• Soto-Trevino C, Rabbah P, Marder E, Nadim F (2005) Computational model of electrically coupled, intrinsically distinct pacemaker neurons. J Neurophysiol 94: 590-604.
  • Taylor AM, Enoka RM (2004) Optimization of input patterns and neuronal properties to evoke motor neuron synchronization. J Comput Neurosci 16: 139-157.
  • Taylor AL, Hickey TJ, Prinz AA, Marder E (2006) Structure and visualization of high-dimensional conductance spaces. J Neurophysiol 96: 891-905.

Internal references

External links

  • A model neuron database constructed by parameter space exploration (Prinz et al. 2003) is available here.
  • NeuronPM provides a free client/server application that explores parameter spaces for neural simulations written in NEURON (Hines and Carnevale 2001). The application is also described in (Calin-Jagemann and Katz 2006).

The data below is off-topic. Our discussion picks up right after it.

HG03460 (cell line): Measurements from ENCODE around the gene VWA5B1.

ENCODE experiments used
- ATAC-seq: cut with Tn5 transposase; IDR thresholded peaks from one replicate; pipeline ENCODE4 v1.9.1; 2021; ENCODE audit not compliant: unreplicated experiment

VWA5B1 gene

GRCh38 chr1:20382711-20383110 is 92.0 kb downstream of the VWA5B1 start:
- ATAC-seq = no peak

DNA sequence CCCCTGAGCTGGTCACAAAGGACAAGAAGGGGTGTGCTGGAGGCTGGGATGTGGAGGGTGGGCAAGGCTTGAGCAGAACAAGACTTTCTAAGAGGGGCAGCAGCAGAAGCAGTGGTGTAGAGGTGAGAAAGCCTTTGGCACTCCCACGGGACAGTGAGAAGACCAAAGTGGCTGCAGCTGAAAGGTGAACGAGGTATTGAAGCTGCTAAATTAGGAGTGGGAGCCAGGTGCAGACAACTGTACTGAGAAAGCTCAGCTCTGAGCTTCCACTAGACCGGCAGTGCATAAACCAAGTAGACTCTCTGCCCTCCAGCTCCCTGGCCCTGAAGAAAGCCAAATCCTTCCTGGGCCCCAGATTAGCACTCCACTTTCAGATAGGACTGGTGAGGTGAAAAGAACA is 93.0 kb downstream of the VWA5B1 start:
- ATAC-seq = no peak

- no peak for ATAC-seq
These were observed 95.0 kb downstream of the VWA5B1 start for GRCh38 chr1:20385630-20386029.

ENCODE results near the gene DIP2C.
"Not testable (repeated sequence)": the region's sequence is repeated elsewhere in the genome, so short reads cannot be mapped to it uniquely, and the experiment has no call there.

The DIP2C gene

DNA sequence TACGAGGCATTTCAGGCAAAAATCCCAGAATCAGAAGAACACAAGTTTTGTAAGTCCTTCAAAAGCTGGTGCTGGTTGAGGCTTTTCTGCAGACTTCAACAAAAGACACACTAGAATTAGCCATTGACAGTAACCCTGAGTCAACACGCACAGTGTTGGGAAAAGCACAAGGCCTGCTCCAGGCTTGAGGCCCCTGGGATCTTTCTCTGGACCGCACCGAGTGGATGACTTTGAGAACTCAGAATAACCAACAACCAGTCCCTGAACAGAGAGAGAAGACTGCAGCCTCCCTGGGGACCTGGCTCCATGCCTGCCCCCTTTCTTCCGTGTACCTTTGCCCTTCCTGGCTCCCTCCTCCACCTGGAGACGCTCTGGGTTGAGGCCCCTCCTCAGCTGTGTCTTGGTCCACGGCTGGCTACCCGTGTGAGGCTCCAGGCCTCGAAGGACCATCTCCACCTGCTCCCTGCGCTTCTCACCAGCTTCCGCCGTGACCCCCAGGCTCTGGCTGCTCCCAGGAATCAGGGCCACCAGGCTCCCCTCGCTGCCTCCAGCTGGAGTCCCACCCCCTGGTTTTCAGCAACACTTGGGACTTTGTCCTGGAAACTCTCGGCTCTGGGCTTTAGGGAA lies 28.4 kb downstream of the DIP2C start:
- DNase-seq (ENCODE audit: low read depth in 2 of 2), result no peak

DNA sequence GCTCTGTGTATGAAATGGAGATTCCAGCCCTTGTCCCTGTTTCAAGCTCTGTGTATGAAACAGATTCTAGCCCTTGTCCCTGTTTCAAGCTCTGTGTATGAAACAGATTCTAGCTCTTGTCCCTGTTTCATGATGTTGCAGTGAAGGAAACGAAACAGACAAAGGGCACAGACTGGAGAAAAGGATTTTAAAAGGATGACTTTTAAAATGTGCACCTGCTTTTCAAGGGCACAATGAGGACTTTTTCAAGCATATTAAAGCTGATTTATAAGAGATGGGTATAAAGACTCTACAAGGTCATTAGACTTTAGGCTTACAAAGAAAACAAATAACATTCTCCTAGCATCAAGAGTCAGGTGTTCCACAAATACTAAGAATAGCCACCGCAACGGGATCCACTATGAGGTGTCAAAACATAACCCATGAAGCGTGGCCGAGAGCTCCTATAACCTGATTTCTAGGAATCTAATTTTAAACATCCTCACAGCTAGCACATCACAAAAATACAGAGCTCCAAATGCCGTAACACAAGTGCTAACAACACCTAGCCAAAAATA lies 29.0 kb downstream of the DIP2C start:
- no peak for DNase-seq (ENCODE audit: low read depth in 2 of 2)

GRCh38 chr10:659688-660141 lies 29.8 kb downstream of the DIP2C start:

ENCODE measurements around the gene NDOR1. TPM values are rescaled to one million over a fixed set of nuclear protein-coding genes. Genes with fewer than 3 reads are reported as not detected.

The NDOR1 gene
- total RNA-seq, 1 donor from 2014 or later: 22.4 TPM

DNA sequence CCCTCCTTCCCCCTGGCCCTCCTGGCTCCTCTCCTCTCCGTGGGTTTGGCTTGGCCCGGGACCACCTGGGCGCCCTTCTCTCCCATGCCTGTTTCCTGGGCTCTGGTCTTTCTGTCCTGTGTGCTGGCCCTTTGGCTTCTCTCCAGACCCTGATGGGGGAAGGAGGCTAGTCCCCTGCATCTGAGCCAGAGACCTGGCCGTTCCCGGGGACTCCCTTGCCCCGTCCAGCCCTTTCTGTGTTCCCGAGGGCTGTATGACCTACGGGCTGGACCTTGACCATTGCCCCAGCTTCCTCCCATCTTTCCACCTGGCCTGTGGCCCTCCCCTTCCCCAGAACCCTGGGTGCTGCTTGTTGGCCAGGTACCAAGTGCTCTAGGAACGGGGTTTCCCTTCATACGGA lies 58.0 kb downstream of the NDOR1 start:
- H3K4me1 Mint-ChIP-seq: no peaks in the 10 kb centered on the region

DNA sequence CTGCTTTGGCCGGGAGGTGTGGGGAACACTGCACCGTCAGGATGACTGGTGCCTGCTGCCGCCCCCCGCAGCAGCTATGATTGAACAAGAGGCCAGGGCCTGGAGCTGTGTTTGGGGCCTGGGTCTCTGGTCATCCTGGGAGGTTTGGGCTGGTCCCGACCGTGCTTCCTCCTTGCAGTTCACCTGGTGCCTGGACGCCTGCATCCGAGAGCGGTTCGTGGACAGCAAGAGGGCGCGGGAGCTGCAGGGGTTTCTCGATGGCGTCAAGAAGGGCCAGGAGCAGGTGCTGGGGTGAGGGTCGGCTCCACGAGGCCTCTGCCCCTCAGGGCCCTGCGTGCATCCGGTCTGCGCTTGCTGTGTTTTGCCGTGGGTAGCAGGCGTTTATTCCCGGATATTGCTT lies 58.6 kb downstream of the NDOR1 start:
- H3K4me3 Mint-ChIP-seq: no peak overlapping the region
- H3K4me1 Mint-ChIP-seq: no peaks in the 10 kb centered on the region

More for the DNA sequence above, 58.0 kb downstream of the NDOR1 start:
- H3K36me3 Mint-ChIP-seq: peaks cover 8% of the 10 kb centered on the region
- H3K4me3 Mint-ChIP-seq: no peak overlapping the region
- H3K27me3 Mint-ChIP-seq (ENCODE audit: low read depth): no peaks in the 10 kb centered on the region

• NeuroVis is a software tool developed for the visualization and analysis of model neuron and network databases resulting from systematic parameter space exploration. NeuroVis is based on dimensional stacking as described in (Taylor et al. 2006).
  • Gradient descent on Wikipedia.
  • Evolutionary algorithm on Wikipedia.
  • Bifurcation theory on Wikipedia
  • XPP is a free software package that facilitates bifurcation and phase plane analysis.
  • Neurofitter is a parameter tuning package for model neurons that uses the dV/dt versus V phase plane error measure (LeMasson and Maex 2001, Achard and De Schutter 2006) and several of the optimization methods presented here.